Bloodstone – 1973 – Unreal
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Another Great Soul band and album.
This is one of my favorite in the 70’s.
A must for the soul brothers.
Bloodstone comprised of:
Charles McCormick (lead vocal, bass guitar)
Charles Love (lead vocal, guitar)
Willis Draffen (vocal, guitar)
Henry Williams (vocal, percussion)
Eddie Summers (drummer)
1. Outside Woman
2. What Did You Do To Me? (Part 1)
3. What Did You Do To Me? (Part 2)
5. Everybody Needs Love
7. Keep Our Own Thing Together
8. Let Me Ride
9. Traffic Cop, The (Dance)
10. Moulded Oldies: Hound Dog / Searchin’ / So Fine
Bloodstone had a long and storied career as a five-piece Soul outfit. They originally started as a Doo Wop group in High School in Kansas City. They then went on the road, landing in Las Vegas before going to LA. There they learned how to play instruments and became an actual band. That wasn’t the end of their journey however. Still not finding any interest by record companies, in 1971 they moved to London where they finally got a record deal and found success. The band shows off their Soul roots with the opening power ballad Outside Woman that sounds a bit like the Chi-Lites. Then there’s the more upbeat What Did You Do To Me? Part 1. Part 2 of the song is a slow grooving, let’s get down and dirty follow up. There’s also the funky Everybody Needs Love that starts off with a drum break. Bloodstone is much better at sticking to their lush Sweet Soul sound however on tracks like Keep Your Own Thing Together and Unreal.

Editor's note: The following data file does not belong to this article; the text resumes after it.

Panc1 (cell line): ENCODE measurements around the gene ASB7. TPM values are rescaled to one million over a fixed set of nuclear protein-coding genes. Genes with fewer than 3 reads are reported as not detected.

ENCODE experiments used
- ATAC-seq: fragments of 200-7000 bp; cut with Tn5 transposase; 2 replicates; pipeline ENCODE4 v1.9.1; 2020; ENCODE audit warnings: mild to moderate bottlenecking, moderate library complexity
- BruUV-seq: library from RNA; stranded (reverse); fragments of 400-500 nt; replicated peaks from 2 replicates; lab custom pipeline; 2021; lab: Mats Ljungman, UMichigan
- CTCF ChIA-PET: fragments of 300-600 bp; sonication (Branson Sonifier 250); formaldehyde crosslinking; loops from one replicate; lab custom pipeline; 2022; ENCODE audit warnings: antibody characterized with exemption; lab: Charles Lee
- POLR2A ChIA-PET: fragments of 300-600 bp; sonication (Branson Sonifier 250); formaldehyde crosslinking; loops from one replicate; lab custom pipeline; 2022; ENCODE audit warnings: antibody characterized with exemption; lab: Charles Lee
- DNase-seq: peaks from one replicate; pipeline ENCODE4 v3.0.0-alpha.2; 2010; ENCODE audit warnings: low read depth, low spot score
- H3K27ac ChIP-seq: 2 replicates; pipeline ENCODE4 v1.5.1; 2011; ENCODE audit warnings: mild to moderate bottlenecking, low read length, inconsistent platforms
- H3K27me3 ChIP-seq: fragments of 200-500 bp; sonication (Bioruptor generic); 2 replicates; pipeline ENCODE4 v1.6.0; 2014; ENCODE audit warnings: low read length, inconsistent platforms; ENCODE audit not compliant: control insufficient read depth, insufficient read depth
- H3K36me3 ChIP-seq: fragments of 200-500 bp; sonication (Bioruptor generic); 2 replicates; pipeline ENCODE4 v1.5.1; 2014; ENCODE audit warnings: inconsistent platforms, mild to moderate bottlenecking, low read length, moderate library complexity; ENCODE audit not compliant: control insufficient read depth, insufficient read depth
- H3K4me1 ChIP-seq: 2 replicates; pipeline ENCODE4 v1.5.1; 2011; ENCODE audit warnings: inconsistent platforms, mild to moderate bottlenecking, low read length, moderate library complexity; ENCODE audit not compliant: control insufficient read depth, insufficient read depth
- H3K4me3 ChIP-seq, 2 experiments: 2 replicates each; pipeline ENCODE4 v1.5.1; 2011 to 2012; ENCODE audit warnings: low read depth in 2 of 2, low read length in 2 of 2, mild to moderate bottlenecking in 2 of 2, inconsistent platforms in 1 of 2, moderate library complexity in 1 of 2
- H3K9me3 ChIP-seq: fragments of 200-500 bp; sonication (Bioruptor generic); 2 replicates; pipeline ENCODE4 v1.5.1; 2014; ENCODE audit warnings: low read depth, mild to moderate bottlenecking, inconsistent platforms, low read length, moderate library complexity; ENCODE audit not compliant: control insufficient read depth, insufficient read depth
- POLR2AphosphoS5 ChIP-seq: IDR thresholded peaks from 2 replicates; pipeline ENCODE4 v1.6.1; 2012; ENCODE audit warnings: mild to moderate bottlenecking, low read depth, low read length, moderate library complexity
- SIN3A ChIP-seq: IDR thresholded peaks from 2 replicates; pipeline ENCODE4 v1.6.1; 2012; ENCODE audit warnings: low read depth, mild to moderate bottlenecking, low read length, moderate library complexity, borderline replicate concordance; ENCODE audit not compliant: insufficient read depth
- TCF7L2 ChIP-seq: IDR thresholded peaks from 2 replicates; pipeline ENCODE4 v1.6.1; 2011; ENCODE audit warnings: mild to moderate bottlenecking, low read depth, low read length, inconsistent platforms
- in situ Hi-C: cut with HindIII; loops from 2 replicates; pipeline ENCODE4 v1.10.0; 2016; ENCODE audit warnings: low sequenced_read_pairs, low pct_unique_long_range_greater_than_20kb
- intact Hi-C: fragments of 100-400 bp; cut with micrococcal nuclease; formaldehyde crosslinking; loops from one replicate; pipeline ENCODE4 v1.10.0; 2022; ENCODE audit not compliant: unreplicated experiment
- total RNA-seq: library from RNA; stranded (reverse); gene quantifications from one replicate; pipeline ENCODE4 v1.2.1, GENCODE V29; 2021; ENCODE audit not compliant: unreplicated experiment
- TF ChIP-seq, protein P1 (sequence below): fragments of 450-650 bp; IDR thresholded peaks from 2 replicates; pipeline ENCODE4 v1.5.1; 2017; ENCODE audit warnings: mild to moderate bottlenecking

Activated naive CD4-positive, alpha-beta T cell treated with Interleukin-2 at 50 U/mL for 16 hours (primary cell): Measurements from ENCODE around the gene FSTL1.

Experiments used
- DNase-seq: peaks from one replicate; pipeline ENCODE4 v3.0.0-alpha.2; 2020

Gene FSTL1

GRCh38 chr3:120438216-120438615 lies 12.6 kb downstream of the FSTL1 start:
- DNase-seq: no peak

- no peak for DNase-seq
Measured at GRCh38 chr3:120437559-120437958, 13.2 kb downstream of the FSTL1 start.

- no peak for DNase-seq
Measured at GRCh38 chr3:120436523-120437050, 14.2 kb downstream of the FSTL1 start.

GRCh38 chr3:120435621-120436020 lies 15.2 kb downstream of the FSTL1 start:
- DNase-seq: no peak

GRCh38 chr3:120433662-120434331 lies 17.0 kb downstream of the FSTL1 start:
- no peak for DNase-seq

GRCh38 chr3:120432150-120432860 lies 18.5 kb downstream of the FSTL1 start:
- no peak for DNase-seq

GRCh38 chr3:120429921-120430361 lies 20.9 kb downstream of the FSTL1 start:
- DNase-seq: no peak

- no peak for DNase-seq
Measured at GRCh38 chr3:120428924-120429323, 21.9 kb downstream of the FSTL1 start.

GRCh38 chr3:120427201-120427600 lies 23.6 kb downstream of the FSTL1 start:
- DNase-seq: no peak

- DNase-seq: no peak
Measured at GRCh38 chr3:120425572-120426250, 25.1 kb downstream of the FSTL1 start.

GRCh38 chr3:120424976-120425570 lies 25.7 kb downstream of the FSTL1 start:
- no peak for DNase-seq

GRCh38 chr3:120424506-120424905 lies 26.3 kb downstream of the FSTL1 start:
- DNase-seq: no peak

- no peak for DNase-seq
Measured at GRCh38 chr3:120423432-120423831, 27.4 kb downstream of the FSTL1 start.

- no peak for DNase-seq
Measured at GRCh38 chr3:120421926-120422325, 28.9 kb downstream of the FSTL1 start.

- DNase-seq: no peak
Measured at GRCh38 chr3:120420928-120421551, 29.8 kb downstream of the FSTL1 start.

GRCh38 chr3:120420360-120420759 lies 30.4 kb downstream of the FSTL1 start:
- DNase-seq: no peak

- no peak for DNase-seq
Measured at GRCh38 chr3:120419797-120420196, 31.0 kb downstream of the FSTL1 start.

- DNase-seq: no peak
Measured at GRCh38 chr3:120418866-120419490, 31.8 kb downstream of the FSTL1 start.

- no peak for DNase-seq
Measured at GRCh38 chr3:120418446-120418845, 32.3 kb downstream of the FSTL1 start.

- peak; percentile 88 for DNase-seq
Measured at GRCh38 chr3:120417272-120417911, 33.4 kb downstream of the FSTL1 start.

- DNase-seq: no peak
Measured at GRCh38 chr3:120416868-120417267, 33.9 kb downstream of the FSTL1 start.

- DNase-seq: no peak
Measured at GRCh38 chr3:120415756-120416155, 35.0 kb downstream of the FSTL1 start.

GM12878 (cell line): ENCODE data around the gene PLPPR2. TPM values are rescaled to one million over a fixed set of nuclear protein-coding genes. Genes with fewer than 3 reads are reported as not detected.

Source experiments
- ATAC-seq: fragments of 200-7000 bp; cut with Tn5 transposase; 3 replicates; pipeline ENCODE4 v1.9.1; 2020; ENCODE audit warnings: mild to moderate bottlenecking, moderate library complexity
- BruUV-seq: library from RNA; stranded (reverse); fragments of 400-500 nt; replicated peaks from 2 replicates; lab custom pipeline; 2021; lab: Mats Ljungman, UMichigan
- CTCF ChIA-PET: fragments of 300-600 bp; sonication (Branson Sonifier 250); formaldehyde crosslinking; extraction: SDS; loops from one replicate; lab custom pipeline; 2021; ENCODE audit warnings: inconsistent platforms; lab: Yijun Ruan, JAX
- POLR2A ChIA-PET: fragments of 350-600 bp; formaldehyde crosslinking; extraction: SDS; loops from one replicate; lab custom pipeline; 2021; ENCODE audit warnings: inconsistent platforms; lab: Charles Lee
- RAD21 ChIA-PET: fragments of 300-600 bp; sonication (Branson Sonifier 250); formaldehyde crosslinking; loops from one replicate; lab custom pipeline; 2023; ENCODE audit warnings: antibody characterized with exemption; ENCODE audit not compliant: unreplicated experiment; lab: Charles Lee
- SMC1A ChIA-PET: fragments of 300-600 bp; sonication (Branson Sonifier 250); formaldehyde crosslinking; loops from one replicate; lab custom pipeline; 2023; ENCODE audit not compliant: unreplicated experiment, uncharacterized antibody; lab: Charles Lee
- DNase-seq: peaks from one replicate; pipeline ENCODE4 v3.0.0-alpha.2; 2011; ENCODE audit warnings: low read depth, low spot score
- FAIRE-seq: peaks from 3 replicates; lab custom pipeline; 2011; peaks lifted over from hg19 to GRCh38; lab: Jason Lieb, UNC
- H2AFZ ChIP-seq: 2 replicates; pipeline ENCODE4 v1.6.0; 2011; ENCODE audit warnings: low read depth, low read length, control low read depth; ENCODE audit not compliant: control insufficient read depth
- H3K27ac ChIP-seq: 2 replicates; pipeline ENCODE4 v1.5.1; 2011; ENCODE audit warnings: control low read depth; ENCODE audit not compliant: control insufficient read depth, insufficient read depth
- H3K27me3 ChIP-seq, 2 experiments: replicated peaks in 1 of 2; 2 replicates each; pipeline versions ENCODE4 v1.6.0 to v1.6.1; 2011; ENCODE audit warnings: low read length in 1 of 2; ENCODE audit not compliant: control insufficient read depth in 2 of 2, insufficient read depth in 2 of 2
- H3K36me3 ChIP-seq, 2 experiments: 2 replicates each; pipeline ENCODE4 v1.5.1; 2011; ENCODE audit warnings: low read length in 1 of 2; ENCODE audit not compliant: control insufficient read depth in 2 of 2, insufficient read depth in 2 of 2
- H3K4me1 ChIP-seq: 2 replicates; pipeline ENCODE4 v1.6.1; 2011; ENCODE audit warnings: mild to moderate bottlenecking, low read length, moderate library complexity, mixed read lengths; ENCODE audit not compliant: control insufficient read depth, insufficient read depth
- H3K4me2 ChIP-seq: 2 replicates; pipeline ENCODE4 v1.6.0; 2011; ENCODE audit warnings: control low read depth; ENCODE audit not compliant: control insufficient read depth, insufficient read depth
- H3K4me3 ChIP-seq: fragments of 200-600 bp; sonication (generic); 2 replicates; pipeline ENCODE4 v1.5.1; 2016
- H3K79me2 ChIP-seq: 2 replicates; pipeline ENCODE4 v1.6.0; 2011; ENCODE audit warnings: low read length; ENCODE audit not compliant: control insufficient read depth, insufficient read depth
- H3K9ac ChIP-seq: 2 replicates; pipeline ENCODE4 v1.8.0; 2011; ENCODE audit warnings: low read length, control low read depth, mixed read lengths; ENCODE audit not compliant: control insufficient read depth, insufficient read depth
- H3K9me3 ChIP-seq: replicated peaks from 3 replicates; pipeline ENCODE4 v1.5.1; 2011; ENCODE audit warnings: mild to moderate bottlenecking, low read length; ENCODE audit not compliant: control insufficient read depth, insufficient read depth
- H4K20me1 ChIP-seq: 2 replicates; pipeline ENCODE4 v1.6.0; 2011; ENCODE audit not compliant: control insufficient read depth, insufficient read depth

In fact, Bloodstone was a very good funk-soul group using the Hendrix-derived licks of Charles Love and Willis Draffen against multiple percussion ideas to underpin a vocal blend that still owed its soul to gospel and doo wop. Bloodstone received no record company interest in L.A., however, so at the advice of its manager, the group relocated to London in 1971. There, they teamed up with Mike Vernon, founder of the Blue Horizon label, who’d made his bones producing an album with the great Chicago pianist Otis Spann; white blues acts like Fleetwood Mac and Savoy Brown; and early Euro-rock with Focus. Vernon took Bloodstone into the studio and by early 1973, its debut single, “Natural High,” had cracked the RB and pop Top Ten, becoming the group’s defining song.
Vernon produced the first five Bloodstone albums, which garnered seven Top 20 RB singles, almost all of which made the pop Top 40. The group was a big concert draw, and its album sold well, if not spectacularly. Somehow, all of this was parlayed into a 1975 film deal. Train Ride to Hollywood is arguably the funniest picture of the whole ’70s blaxploitation film boom, derived in equal parts from the Marx Brothers and such early spoofs as The Palm Beach Story and International House. Somehow, amidst the slapstick and the reefer jokes, Bloodstone wedges in a fairly complete history of black vocal harmony music from the Mills Brothers to the Coasters to their own bad selves. They do it even better on the soundtrack album. The group then faded from popular view, despite a brief stint at Motown, until the early ’80s, when it hooked up with the Isley Brothers’ T-Neck and scored a commercially and artistically successful album, We Go a Long Way Back, produced by the Brothers. The title track returned them to the RB Top Ten in 1982, but although several other T-Neck singles charted, the group’s recording career essentially ended there. Nevertheless, this heartland group had made a significant mark and can lay fair claim to being one of the first to figure out its particular era’s future.